How does this work in the context of a song?
The Time Signature 11/4
- 11/4 – Jimmy, by Tool
The song Jimmy by Tool, written in 11/4, is great to show how deconstructing an odd time signature can make you more familiar with it. Listen to the opening guitar riff, and instead of counting all the way up to 11, try counting “one, two, three, one, two, three, one, two, three, one, two”, at a quarter note pace. This breaks up the 11 beats into bite sized chunks of 3, 3, 3, and 2.
The time signature 11/4 tells us we have 11 beats, which each last a quarter note. However, that can be too lengthy to count and not get confused, so we break it up into chunks that equal a sum of 11.
Listen to how the drums place an emphasis on each count of “one”, and place additional emphases on other beats as the song progresses. This idea of breaking down the numbers is the foundation to being able to play any song in an odd time signature, especially when it comes to lengthier quantities of beats.
Let’s go over a few more common odd time signatures, along with some not-so-common ones.
The Time Signature 5/4
- 5/4 – My Wave, by Soundgarden
5/4 is much more common than several other odd time signatures, and Soundgarden used it to create the song My Wave, a straightforward, driving rock track. After the short guitar intro in 4/4, the drums enter and introduce the odd time signature.
The time signature 5/4 tells us there are 5 beats in a bar, and that each one is a quarter note long. 5/4 is fairly common as far as odd time signatures go, so you may already have a feeling for it regardless of what genre is your favorite.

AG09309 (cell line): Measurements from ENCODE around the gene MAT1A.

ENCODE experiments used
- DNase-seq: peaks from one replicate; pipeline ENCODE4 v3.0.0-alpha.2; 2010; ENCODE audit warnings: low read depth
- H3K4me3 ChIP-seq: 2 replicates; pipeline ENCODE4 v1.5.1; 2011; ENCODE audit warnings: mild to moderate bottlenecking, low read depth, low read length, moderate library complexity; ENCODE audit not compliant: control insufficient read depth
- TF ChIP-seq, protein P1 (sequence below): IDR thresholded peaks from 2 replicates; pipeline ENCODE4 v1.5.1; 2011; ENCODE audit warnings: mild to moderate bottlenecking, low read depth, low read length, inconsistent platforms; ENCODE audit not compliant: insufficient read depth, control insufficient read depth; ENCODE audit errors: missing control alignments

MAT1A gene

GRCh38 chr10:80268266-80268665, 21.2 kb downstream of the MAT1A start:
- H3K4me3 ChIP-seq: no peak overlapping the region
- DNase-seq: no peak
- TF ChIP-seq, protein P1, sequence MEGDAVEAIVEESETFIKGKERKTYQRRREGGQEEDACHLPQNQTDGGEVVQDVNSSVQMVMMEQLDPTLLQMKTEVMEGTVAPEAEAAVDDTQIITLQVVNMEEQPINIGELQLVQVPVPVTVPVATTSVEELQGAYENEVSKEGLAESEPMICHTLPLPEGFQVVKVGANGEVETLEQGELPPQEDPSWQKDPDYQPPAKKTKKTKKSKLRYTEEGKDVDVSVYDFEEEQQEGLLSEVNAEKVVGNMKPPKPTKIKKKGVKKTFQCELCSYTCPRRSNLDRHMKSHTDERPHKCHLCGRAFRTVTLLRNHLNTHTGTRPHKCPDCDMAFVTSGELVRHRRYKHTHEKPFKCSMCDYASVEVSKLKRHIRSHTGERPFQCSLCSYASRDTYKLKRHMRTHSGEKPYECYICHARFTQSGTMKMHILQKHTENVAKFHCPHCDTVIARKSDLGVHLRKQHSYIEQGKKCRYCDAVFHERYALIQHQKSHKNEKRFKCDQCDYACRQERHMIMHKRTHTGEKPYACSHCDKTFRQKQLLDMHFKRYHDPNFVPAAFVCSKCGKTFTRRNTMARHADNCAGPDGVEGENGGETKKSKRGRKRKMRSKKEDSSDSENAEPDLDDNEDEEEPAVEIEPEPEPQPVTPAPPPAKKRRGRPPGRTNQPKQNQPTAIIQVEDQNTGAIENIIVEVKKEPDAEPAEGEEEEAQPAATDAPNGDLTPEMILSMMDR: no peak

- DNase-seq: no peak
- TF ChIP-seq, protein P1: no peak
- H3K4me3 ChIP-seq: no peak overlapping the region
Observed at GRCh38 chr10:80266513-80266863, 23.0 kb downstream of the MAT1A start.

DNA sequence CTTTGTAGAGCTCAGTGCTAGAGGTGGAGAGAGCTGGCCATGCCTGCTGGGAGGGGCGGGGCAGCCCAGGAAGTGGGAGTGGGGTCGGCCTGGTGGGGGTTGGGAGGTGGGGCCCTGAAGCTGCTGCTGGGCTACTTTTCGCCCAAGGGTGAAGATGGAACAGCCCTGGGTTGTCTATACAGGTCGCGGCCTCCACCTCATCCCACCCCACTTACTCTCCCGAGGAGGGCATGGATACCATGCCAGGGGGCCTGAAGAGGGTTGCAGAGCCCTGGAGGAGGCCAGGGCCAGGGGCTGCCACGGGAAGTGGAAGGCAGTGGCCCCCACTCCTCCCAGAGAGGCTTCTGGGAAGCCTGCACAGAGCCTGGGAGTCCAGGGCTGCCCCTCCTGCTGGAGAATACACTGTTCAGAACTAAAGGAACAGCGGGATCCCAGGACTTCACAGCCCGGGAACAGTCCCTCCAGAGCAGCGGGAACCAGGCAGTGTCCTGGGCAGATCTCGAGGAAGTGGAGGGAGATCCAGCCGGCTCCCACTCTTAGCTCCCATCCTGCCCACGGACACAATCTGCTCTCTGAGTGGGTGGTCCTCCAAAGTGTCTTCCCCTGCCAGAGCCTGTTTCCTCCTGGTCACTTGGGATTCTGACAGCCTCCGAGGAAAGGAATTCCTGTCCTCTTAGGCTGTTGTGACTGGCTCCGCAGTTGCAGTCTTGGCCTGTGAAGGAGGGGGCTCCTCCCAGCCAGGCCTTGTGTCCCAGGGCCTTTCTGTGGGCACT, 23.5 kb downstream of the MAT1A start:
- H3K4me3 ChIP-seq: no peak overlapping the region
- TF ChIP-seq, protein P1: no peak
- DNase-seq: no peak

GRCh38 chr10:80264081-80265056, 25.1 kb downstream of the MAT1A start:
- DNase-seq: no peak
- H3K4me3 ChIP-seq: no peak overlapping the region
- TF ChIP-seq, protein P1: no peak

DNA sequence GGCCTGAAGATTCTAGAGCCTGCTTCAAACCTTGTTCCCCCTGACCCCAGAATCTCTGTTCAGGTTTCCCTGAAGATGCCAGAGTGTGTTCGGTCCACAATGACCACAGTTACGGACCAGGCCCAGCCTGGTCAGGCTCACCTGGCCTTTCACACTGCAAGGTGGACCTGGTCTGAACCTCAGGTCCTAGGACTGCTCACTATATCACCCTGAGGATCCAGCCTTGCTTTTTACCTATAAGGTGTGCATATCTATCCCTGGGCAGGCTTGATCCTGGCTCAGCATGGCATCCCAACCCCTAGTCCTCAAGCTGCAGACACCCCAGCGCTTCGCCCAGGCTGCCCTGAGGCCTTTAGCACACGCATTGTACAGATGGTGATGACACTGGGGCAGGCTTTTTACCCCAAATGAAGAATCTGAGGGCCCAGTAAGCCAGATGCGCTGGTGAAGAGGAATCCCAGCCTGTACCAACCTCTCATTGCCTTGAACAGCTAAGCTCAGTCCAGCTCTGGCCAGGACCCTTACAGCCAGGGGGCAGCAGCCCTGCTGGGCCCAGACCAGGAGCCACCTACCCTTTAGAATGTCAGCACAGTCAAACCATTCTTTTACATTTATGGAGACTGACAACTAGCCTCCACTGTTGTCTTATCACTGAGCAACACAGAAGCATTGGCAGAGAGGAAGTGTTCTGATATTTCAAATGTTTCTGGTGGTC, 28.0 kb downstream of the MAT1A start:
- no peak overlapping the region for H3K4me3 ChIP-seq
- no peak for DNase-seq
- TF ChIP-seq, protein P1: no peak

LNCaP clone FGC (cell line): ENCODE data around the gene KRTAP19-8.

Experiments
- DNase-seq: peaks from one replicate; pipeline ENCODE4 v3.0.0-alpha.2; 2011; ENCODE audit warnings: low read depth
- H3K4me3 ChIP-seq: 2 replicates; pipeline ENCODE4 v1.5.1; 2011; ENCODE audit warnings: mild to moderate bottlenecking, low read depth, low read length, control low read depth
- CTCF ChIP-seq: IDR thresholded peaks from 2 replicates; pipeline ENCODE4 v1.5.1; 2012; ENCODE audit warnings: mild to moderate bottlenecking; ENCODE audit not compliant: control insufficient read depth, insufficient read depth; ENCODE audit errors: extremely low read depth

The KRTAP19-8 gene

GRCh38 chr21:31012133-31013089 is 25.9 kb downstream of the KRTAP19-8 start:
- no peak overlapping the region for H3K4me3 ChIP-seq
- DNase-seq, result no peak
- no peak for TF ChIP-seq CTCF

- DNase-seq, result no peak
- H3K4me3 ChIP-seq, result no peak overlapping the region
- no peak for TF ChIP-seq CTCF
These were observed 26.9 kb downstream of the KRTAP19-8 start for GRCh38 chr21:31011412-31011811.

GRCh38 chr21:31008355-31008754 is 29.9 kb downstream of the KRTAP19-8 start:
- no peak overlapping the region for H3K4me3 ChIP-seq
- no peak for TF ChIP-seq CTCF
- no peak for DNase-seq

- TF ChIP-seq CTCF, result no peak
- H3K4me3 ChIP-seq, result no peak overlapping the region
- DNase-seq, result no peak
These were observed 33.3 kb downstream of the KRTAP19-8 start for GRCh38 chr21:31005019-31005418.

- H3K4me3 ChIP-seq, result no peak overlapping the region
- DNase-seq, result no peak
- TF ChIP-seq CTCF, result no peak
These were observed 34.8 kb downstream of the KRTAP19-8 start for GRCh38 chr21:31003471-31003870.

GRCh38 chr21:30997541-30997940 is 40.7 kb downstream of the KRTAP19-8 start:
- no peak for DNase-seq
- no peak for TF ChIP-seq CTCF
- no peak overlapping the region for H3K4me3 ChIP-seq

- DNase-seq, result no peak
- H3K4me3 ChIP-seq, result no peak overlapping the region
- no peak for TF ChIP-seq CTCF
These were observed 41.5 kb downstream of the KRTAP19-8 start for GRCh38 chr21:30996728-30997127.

Listen to how the drums hammer on the last two beats of each measure during the verse. The accents Matt Cameron places can be spoken out loud as ‘one, two, three, one, two’, implying a group of 3 quarter note beats, along with 2 quarter note beats accented fairly hard. Add both of those up, and you get that feeling of 5/4!
The Time Signature 5/8
- 5/8 – Donkey Carol, by John Rutter
This Christmas carol by John Rutter is a great example that shows how 5/8 is just slightly different than 5/4, but still evokes an entirely different feeling. Since you know the bottom number of a time signature describes the type of beat being played, that means the 8 calls for eighth notes.
The time signature ⅝ is almost the same as 5/4, but the difference lies in the length of the beats. Eighth notes are faster than quarter notes, so this time signature will feel quicker than 5/4.
From the start, the bells and flute join together in descending arpeggios, both in sequences of five eighth notes. The accents are put on beats one and three, so if you wanted to deconstruct this one, it would look like “one, two, one, two, three, one, two, one, two, three’. This shows a group of two and a group of three beats being added together, but since they’re brisk eighth notes, the track is right at home in 5/8.
The Time Signature 7/4
- 7/4 – Afterglow, by Jose Gonzalez